Seasonal and tidal effects on water density gradients in the San Juan Channel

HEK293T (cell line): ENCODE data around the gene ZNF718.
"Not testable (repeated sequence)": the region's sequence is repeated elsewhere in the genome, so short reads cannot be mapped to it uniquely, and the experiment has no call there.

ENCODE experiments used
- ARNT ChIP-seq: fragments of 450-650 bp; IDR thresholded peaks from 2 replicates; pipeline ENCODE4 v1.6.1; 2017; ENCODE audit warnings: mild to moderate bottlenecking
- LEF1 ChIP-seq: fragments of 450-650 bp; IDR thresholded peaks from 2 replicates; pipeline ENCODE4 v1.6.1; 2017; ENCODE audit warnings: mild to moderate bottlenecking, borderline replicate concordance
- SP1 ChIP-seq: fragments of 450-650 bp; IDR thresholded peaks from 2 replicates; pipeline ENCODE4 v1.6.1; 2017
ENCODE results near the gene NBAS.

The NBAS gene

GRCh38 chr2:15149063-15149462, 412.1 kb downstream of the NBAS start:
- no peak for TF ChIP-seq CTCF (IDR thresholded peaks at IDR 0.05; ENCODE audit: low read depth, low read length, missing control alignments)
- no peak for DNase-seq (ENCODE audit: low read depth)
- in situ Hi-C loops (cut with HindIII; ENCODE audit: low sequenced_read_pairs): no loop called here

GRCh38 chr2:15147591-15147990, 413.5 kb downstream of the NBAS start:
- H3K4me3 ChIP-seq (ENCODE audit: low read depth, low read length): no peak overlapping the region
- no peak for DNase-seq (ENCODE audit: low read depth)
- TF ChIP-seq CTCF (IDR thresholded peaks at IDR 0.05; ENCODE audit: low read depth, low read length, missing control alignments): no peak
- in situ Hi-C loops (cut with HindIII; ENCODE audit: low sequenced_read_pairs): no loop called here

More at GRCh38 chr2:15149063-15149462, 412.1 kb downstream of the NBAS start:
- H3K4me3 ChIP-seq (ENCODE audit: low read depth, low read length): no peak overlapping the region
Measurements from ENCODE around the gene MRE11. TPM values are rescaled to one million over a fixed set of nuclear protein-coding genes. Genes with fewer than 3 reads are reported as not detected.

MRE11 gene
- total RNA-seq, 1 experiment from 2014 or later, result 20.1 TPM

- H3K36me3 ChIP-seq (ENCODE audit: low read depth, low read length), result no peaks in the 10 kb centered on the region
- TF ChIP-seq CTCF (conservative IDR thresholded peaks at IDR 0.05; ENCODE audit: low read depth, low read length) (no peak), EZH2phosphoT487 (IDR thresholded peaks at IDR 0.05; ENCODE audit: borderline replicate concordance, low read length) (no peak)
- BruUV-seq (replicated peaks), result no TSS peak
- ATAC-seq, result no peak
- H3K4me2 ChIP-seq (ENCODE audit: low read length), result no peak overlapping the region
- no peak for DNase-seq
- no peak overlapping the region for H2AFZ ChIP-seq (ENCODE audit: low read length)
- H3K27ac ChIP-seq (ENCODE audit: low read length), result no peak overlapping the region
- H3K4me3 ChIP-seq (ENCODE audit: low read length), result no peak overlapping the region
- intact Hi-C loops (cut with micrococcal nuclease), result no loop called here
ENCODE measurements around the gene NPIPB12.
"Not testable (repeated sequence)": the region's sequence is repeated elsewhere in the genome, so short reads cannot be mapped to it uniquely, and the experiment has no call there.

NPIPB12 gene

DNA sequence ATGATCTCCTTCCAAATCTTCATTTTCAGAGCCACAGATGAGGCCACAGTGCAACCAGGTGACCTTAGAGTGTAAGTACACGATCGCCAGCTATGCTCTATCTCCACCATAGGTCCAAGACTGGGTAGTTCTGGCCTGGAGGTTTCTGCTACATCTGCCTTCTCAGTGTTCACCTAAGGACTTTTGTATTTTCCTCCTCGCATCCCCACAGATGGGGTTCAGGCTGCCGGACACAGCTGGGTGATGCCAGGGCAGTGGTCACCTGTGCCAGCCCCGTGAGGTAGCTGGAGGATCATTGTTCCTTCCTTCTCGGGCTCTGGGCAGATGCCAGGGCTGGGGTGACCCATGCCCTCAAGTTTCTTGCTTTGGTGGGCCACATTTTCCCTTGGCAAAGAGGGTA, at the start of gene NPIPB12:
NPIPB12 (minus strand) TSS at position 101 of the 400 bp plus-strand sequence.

The San Juan Channel is one passageway linking the Strait of Georgia and the Strait of Juan de Fuca. Thus, the physical oceanography of this region is complex and has both estuarine and oceanic influences. We sampled a 5-station transect along the San Juan Channel during fall 2011 as part of a multi-annual study started in 2004 and a monthly study started in early 2011. We deployed a CTD to gather information on temperature, salinity, and density structure in the water column. Temperature followed an annual cycle with cooling in the winter and warming in the summer, while haloclines were more tidally modulated. Short-term along-channel density structure was controlled by both tides and wind. Density stratification increased at the south end increased during flood tides, and at the north end and mid-channel during ebb tides. The depth and width of the pycnocline at the southern end of the channel were correlated to tidal height. These findings enhance our understanding of both short-term and long-term patterns in density gradients of the San Juan Channel pelagic environment.